Culture of Development and Developmental Capacity of States: The Korean Case

Culture of Development and Developmental Capacity of States: The Korean Case

M. Mustafa Erdoğdu (Marmara University, Turkey)
DOI: 10.4018/978-1-4666-7492-9.ch001
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Abstract

The main premise of this chapter is that state actions are crucial for economic development and those actions are partly shaped by the culture. Because some cultures are more conducive to development, it is engaged with the question: “Would it be possible to direct cultural change to serve economic development?” Since culture is a subject-object relationship, it might be possible to direct cultural change and consequently build up a developmental state. This chapter particularly focuses on the defining characteristics of a developmental state. In addition to the three characteristics recognized in the literature (relative autonomy, capacity, and embeddedness), four others are identified which are essential for a state to become developmental and remain so. These are: legitimacy of the state, integration of the society, socio-political stability, and motivation for economic development. The Korean developmental state is taken as a case study and investigated under this new light.
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Economic development resembles a Poker game in some respects. It is possible that you may develop rapidly even with the bad cards at hand, if you manage to learn how to play with them.

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1. Introduction1

The respective roles of the state and the market in the development process have been a constant issue of debate particularly after the great depression of 1929 which showed clearly that the price was too high when the market was left to the realm of the ‘invisible hand’. The consequence was that the predominant approach to economic policy in the 1950s and 1960s assigned the state a substantial role in repairing market failures. However, the forces of orthodoxy regrouped and by the second half of the 1970s, if not earlier, the mainstream of thinking about development policy had decisively shifted towards a neoclassical view of ‘the appropriate’ roles of markets and states. There has been a downgrading of the state in both popular media and academic literature for more than three decades. The end result is that there is considerable scepticism about the importance of states on economy all over the world today. The premise of the currently dominant economic view, neoliberalism (or market fundamentalism), is that markets, not states, are the most suitable way to organize political-economic systems. State interventions, as Jomo and Gomez (2000, p. 274) clarify, ‘are said to have created economic rents, thus encouraging wasteful rent-seeking activity (often involving corruption) and other inefficient economic conduct’.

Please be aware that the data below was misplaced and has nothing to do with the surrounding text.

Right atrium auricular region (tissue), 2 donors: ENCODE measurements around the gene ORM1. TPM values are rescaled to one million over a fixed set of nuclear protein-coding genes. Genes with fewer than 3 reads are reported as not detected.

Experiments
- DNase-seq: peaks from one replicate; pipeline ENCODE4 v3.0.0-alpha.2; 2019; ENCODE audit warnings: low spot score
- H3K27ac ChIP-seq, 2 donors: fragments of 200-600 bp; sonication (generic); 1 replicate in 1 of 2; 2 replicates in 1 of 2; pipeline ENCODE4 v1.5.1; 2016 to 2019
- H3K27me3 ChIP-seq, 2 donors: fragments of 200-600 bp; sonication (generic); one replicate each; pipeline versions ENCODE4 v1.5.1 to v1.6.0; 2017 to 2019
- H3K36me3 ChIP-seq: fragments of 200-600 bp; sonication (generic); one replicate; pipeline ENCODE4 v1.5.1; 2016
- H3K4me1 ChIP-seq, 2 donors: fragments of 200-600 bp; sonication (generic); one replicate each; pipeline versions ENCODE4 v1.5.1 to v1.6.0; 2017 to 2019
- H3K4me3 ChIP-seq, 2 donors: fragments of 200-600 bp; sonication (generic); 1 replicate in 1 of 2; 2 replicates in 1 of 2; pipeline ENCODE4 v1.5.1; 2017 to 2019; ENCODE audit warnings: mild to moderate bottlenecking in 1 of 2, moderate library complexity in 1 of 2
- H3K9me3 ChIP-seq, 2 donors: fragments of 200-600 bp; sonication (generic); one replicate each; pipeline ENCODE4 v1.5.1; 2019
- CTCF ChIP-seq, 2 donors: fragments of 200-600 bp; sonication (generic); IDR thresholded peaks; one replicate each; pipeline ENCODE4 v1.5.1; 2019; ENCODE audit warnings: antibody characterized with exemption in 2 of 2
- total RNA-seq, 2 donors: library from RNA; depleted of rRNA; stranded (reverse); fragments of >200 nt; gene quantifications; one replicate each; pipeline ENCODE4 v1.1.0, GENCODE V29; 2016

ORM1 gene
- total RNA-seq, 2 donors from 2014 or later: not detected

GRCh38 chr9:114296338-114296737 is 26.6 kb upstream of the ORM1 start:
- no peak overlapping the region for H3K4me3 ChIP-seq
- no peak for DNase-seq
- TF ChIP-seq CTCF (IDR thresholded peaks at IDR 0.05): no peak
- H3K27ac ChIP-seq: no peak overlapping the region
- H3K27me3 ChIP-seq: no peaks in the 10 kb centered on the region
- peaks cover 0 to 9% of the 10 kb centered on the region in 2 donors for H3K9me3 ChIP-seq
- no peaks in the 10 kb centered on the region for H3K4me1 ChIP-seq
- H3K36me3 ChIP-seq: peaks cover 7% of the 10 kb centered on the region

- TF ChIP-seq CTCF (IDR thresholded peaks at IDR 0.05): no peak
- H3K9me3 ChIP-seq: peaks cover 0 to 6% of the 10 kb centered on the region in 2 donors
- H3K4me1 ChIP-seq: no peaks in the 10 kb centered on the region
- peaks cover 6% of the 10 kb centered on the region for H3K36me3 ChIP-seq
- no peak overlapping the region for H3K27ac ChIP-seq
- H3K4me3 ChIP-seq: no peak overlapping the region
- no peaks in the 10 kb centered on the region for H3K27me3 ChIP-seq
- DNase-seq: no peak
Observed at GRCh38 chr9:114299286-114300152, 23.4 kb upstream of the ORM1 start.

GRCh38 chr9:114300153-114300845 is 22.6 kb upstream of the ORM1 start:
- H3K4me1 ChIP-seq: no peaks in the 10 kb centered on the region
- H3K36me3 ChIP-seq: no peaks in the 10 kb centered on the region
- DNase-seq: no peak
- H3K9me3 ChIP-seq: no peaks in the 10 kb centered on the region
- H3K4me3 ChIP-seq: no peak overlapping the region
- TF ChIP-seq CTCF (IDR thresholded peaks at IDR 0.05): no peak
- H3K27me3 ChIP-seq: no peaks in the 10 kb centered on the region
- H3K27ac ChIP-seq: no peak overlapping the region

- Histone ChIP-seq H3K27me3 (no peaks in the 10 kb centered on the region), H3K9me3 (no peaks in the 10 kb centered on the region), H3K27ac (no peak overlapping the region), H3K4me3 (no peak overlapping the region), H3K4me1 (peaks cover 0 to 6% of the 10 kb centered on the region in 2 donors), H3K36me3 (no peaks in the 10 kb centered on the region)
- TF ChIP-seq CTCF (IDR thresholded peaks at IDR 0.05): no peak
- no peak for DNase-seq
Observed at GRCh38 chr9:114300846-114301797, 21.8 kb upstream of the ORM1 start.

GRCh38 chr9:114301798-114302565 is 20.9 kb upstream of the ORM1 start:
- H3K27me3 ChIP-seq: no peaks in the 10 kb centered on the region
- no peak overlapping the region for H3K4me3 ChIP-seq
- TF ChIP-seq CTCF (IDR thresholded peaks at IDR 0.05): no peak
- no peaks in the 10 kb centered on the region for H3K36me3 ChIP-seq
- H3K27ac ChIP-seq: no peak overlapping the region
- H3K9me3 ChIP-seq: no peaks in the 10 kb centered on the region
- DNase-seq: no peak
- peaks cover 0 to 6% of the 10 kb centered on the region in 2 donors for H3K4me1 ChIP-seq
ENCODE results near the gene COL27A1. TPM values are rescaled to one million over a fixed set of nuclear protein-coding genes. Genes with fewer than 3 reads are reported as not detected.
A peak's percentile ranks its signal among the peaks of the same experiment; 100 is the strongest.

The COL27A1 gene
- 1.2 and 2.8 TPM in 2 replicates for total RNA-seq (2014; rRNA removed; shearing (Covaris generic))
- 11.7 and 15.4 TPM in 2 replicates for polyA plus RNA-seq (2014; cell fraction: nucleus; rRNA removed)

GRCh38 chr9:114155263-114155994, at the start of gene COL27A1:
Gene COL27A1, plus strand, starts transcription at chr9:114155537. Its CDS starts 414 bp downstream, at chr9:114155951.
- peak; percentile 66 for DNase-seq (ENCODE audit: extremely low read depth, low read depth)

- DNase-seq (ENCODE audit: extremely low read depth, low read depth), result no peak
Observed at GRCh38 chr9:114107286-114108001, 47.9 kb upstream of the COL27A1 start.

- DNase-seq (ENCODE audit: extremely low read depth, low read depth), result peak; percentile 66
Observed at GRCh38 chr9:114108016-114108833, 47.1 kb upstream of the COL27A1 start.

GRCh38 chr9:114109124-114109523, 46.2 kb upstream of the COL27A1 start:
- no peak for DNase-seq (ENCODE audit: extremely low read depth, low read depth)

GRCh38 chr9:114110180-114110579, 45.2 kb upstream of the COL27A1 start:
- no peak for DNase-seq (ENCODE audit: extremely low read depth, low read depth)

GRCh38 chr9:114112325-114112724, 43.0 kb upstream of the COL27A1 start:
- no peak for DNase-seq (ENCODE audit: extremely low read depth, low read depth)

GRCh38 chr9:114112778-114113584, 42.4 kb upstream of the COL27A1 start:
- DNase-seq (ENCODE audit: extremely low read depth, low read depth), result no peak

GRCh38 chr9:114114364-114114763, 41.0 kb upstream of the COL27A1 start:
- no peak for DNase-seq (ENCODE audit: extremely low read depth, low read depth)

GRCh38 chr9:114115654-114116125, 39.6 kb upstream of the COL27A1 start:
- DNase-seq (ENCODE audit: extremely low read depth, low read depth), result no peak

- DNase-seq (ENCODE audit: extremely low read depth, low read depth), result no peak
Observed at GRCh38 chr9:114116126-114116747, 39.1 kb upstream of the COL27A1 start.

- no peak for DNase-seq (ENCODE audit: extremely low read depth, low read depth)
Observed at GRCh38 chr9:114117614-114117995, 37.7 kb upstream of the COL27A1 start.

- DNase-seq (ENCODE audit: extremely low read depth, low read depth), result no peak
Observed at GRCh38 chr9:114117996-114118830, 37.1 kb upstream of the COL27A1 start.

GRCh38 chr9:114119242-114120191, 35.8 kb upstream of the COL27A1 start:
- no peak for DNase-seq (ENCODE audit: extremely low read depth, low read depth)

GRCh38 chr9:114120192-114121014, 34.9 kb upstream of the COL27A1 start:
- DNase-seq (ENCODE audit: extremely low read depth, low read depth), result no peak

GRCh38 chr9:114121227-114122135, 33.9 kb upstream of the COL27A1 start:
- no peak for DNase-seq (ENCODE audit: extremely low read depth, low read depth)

However, the truth of the matter is quite different. As Wade (2007, p. 310) stresses, ‘[N]ational business needs the state to help boost its competitiveness in the face of established producers elsewhere’. To achieve high growth rate, there should be high return sectors. But such sectors, in general, have no relationship with developing countries. If a developing country does not possess those sectors but wishes to catch up with advanced countries, it is left with no choice but to enter those high return sectors. In other words, such a country must deny extant hierarchy of comparative advantage and transform the present economy to build up new comparative advantages. The developmental state model, put forward by several studies, was based on approaches and public policies that have proven successful in Northeast Asian countries. Several scholars have documented that one of the main reasons behind rapid economic transformation of Japan, South Korea, and Taiwan (and more recently China) has been the well-directed pro-active intervention of the state in the industry. These high-performing economies did not for the most part rely on free trade during the period of their rapid growth. Instead, the success of these economies was based on effective intervention of ‘developmental states’ in these countries. The beneficial role of state interventions in the East Asian context has been so obvious that even the World Bank, one of the prominent advocates of the neoliberal view, was obliged to admit this by releasing a book named The East Asian Miracle. The East Asian model preserved its attractiveness despite the fact that some East Asian countries found themselves during 1997 – 1998 in one of the worst financial and economic crises ever. For some, this period was the end result of developmental states which brought about corruption and moral hazard.2 However, history proved this interpretation was very much biased. What happened was, indeed, just a short interruption rather than a watershed trend-break in East Asian economic development.

A developmental state is the most likely candidate for boosting an economy beyond the narrow logic of private investment and thereby improving its position in the international division of labour. Such states achieve their goals not by taking on the tasks of development themselves, but also by shaping the capabilities of society and the market to do so. From the starting position that it is the developmental state which is best positioned to coordinate and prioritise rapid economic development, this chapter focuses on the underlying dynamics of such states and the complexities underpinning their emergence and durability. In doing so, the goal is to discover the circumstances under which a state can effectively promote rapid economic development.

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